The patient had two courses of pulsed methylprednisolone (with steroid weaning during the second course), and he also received intravenous hydrocortisone as an adjunctive treatment for refractory shock. He had multiple courses of antimicrobials throughout his admission due to septic shock. During each of these septic episodes, the patient was often on maximum medical support with FiO2 greater than 70%, maximum doses of vasopressors and haemodiafiltration. Multiple discussions were had between the medical team and patient’s family warning them of the seriousness of the patient’s conditions. Irrespective of the outlook, the medical team pursued full and active medical treatment, resulting in the patient’s successful liberation from mechanical ventilation and discharge from the ICU.
Outcome and follow-up
The patient was liberated from a ventilator on D118 postintubation, subsequently decannulated and later discharged from the ICU on D134. He left the hospital several weeks later to continue inpatient rehabilitation in a dedicated facility.
After spending a further 2 months in the rehabilitation unit (6 months in total as an inpatient), the patient was finally discharged home. He continues to experience exertional breathlessness and requires mobility aids including a wheelchair and walker frame due to back pain. This has resulted in severe limitation on his 6-minute walk test (total distance 10 m managed). Follow-up pulse oxygen saturation was 97% without supplementary oxygen, chest radiograph (figure 2) was reported as showing a resolution of the COVID-19-associated findings and an echocardiogram demonstrated good biventricular systolic function. Further chest imaging in the future is planned to reassess the lung parenchyma. He is also awaiting investigation for peripheral neuropathy due to severe pain affecting his hands and feet. It is unclear if these are sequelae of his prolonged ICU admission or of COVID-19, although likely to be a combination of both.
To the best of our knowledge, this is the longest reported ventilated time and intensive care/hospital stay for a surviving patient with COVID-19 and highlights the importance of allowing sufficient time for interventions to take effect in critically unwell patients.
Use of steroids in COVID-19 ARDS
The use of corticosteroids in the treatment of non-COVID-19 ARDS is controversial.2–4 While some studies have suggested a reduction in ICU mortality, length of ICU stay and ventilated days, other studies suggest that corticosteroid treatment is associated with increased mortality in certain aetiologies of ARDS, including influenza and Middle East respiratory syndrome coronavirus (MERS-CoV).5 The heterogeneity of ARDS as a condition and the treatment regimens used in the literature, with significant variability in dosing, treatment duration and corticosteroid used, limit the generalisability of results and hence application in clinical practice. Furthermore, the potential benefit of corticosteroids in ARDS has been demonstrated early in the disease course6 7 with possible increased mortality if given later.6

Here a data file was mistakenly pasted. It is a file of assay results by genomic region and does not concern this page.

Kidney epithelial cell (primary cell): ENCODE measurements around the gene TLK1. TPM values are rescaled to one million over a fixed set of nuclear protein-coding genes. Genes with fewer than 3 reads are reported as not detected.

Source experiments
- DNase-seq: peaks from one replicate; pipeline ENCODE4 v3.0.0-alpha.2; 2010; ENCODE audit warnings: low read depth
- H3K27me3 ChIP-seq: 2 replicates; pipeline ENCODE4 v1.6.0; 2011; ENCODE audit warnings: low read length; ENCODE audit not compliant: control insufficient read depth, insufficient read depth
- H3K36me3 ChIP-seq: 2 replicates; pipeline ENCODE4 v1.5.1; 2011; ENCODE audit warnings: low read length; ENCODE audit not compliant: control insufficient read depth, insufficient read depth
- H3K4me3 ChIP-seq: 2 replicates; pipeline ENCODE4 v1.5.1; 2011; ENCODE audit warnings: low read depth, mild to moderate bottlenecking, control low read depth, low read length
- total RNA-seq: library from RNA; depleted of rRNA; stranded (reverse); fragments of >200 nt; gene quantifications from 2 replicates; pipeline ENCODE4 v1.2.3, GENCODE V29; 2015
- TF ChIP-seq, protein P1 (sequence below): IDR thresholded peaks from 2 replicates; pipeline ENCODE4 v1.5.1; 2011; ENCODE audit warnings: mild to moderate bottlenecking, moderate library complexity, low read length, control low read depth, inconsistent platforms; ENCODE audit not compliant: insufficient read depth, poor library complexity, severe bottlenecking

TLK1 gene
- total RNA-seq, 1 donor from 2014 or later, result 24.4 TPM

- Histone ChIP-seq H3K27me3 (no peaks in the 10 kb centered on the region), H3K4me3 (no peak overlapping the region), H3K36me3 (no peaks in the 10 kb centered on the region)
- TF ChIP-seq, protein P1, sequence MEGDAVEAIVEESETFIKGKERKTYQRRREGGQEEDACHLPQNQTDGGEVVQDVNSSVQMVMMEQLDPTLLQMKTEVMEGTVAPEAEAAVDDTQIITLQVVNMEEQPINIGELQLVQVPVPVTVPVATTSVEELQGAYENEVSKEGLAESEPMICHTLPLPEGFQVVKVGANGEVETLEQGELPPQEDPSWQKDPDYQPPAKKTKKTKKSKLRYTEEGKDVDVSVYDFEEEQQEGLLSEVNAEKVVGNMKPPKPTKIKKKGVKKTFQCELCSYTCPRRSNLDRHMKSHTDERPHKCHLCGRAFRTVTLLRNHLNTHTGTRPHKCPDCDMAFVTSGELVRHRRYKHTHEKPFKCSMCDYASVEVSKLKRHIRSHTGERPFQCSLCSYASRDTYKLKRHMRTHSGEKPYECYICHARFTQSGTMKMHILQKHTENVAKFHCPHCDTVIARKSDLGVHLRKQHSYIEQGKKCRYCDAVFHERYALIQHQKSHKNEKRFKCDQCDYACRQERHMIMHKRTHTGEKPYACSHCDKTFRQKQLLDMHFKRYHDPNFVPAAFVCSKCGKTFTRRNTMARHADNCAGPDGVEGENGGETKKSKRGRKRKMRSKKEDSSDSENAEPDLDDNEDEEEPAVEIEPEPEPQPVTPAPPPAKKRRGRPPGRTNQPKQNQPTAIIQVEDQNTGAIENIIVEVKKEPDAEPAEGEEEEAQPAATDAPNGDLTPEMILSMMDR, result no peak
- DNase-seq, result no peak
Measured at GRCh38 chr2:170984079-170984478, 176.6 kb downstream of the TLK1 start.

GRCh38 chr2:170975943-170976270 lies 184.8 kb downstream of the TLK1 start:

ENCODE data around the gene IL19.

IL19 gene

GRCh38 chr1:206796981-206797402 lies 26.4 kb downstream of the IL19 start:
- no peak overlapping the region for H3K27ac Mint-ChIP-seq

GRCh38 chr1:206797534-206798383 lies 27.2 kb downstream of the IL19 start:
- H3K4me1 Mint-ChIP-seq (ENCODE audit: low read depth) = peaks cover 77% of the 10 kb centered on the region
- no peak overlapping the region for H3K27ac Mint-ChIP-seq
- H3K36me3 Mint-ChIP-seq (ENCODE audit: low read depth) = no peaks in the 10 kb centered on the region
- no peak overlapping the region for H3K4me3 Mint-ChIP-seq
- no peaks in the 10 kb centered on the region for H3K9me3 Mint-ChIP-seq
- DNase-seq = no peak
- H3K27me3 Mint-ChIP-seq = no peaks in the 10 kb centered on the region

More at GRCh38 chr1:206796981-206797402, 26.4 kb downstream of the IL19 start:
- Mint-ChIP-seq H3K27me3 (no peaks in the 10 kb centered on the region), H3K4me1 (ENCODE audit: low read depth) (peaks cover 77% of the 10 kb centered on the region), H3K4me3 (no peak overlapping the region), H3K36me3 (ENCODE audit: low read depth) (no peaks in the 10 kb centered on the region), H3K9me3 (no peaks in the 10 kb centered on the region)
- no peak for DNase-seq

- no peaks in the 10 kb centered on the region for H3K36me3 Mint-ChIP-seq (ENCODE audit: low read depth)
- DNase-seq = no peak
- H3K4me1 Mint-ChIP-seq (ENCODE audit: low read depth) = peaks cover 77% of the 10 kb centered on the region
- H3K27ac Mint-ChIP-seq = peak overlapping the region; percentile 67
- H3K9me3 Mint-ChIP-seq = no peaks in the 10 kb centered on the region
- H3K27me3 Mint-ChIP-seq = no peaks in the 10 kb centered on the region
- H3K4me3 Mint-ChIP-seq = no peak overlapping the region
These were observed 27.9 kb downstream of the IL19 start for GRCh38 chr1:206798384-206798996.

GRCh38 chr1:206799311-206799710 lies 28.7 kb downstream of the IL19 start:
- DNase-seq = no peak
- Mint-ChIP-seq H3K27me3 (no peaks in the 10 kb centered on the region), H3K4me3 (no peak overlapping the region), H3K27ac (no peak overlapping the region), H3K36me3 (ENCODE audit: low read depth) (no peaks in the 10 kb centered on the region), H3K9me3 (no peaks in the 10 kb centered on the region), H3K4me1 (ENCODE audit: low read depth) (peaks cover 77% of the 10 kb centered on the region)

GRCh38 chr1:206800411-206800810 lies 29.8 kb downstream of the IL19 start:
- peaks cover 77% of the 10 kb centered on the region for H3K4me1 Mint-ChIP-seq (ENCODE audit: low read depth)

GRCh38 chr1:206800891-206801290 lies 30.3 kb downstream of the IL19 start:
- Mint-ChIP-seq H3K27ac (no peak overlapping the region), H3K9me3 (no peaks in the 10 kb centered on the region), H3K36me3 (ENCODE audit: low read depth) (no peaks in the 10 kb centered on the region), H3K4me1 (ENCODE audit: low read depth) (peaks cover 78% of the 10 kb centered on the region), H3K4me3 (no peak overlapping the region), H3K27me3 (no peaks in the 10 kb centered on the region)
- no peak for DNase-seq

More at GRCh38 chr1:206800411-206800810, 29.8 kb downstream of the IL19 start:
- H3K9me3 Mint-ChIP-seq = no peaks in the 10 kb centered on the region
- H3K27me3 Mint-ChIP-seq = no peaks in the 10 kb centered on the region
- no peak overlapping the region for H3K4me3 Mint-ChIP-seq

The decision to treat the patient in this case with steroids was therefore a difficult one particularly since results from more recent clinical trials supporting the use of systemic steroid therapy in critically unwell patients with COVID-198–11 were not yet available. Nevertheless, the patient received methylprednisolone on two occasions, both more than 14 days after initiation of mechanical ventilation. The decision to administer steroids was taken following a departmental discussion where it was felt that the potential benefit of treatment for this patient outweighed the possible adverse effects. On both occasions, his FiO2 requirements reduced in the subsequent days, and on the second occasion, he was able to resume tracheostomy weaning. Towards the end of his stay in the ICU, dexamethasone treatment was reported to reduce mortality in critically unwell patient receiving mechanical ventilation for COVID-19 in the RECOVERY (Randominsed Evalutions of COVID-19 Therapy) trial.8
Following the publication of results from the dexamethasone arm of the RECOVERY trial, further data have also emerged on the use of systemic steroids in critically unwell patients with COVID-19. The REMAP-CAP (Randomised, Embedded, Multi-factorial, Adaptive Platform Trial for Community-Acquired Pneumonia) trial reported 93% probability of superiority for 7-day fixed-dose course of hydrocortisone (50 mg or 100 mg every 6 hours) and 80% probability of superiority for shock-dependent course of hydrocortisone (50 mg every 6 hours in patients clinically in shock) compared with no hydrocortisone for the primary outcome of organ support-free days within 21 days.10 In the CoDEX (COVID-19 Dexamethasone) trial,11 10 mg or 20 mg of intravenous dexamethasone given as a 5-day course resulted in a statistically significant increase in ventilator-free days but did not reduce all-cause mortality or ICU-free days in the first 28 days. There was also no difference in the duration of mechanical ventilation at 28 days.